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What does the typical offer process look like for a buyer in the Lower Mainland? We’re going over that today.


When you make an offer on a home, you have to consider terms and conditions, the price, and the closing and possession dates. The closing date is actually the date that you pay for the property and the possession date is the day you move in. You also have the deposit to make. Typically, the deposit is due after the subjects are removed from the property. Now, let’s take a closer look at the offer process from start to finish:


1. You make the offer. After negotiating back and forth, you will get to an accepted offer where all the terms are agreed to.


2. You enter the subject removal phase. This takes anywhere from seven to 10 days. During this time, you do your final approval for your financing, your inspections, and review the strata documents (if applicable).


3. Pay your bank draft. This is usually a deposit of around 5% of the purchase price. At that point, we have a firm deal and the bank draft goes into trust at the buyer’s agent’s brokerage.

 

4. Notify the lawyers. Inform lawyers on both the buyer and seller side of all the details. They will handle the transfer of money and title, and then all we have to do is wait.

 

5. Get the keys and move in. After the seller releases the keys, we’ll hand them off to you and we’re done.

 

It’s a straightforward, but complex, process.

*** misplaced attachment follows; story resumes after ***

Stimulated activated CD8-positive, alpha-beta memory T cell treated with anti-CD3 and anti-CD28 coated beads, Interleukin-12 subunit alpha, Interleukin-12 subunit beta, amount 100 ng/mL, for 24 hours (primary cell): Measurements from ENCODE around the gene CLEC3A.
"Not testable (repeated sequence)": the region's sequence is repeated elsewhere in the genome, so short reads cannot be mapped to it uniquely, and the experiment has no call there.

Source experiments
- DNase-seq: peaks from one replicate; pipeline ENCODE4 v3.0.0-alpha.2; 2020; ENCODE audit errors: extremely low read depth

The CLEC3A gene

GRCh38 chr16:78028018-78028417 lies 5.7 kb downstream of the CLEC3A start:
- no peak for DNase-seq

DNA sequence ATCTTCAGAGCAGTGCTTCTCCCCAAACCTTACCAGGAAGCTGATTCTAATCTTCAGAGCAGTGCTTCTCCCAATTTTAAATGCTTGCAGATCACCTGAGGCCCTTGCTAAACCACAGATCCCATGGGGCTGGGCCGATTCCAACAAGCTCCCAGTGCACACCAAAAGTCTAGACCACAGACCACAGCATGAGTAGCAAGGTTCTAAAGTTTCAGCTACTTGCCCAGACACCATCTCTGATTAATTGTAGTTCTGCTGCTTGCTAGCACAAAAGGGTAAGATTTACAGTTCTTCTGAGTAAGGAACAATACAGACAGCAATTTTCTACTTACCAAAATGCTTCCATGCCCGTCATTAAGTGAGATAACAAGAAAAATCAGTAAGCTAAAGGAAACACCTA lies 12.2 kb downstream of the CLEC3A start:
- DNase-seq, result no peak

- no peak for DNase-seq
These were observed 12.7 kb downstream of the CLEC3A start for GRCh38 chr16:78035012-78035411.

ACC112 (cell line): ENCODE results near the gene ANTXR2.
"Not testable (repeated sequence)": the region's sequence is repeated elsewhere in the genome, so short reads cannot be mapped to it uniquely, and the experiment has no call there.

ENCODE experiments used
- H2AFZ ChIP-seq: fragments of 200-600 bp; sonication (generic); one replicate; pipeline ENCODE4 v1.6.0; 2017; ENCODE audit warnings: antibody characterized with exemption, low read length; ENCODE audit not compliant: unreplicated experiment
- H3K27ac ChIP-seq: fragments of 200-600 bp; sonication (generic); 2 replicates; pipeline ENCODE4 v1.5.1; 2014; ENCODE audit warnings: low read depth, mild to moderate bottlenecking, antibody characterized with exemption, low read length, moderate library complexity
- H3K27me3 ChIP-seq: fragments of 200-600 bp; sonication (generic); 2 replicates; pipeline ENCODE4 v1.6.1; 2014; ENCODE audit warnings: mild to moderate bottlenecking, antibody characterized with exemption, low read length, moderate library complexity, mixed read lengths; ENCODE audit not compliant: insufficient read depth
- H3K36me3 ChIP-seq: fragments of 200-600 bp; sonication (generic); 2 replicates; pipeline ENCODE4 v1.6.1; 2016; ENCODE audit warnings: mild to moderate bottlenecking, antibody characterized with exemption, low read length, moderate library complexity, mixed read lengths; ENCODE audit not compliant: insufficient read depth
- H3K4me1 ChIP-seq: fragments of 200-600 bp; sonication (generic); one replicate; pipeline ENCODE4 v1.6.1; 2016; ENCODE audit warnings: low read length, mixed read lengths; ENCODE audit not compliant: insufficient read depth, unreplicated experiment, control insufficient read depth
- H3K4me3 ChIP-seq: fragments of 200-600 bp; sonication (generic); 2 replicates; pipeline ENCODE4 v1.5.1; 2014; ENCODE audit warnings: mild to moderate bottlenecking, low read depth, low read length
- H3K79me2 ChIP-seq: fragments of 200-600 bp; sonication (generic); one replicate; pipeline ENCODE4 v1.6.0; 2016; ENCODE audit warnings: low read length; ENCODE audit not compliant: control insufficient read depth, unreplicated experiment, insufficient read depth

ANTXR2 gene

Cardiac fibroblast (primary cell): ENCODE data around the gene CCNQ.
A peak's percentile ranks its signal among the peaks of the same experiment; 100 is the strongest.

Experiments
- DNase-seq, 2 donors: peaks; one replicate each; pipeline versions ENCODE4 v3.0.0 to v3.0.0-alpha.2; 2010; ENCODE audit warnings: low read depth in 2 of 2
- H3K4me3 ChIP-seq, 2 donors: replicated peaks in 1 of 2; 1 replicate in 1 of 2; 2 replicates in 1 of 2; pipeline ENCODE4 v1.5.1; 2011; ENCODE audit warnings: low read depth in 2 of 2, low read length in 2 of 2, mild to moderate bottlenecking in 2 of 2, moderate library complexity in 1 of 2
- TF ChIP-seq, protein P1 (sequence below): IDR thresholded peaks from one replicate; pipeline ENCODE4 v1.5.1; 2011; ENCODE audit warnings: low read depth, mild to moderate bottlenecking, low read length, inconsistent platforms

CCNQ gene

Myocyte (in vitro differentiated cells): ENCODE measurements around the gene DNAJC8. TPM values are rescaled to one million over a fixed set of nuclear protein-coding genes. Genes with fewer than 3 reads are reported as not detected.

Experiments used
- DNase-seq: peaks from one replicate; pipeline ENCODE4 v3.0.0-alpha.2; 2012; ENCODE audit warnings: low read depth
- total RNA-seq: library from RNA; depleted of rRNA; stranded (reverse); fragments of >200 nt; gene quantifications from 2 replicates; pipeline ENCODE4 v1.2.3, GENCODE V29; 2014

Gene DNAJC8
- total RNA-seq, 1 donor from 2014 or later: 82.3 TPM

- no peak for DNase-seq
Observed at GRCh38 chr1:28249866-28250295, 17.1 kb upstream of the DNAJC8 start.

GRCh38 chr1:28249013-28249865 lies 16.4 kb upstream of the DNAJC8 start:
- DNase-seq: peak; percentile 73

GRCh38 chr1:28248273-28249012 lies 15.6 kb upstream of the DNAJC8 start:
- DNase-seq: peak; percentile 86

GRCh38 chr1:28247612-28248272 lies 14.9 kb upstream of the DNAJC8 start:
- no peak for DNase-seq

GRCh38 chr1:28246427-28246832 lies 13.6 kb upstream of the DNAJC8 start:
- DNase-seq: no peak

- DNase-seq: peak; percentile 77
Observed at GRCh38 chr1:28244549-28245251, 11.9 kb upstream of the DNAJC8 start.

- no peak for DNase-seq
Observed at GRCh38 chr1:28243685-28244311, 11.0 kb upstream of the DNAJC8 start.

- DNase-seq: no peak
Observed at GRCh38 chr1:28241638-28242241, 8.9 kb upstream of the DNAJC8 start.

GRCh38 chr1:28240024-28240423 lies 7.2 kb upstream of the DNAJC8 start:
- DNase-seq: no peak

This is the typical offer process in a normal market. When we have multiple offers, however, it’s quite different. If you have any questions about this or anything else relating to real estate, don’t hesitate to give me a call or send me an email. I look forward to hearing from you soon.

 

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April 18, 2018

Is Now the Time to Sell?

Is now a good time to sell? It depends on a few things, which we’ll cover today.

 

Today I’m here to answer the question, “Is it a good time to sell?”


The answer to this question depends on a few different factors. The first one is why you’re thinking of selling. Do you need more space for your growing family? In that case, you’re probably going to move regardless of where the market’s at.

 

The second factor is the market itself. Is it a buyer’s market, seller’s market, or a balanced market? To find out, we look at the sales ratio. It’s the number of sales divided by the number of active listings in the given month. Let’s say there were 100 active listings and 20 listings sell. That’s a sales ratio of 20%.  Any sales ratio below 15% is a buyer’s market, 15% to 21% is a balanced market, and 21% and above indicates a seller’s market.

 

I hope this gives you a better idea of what the market is and how it works.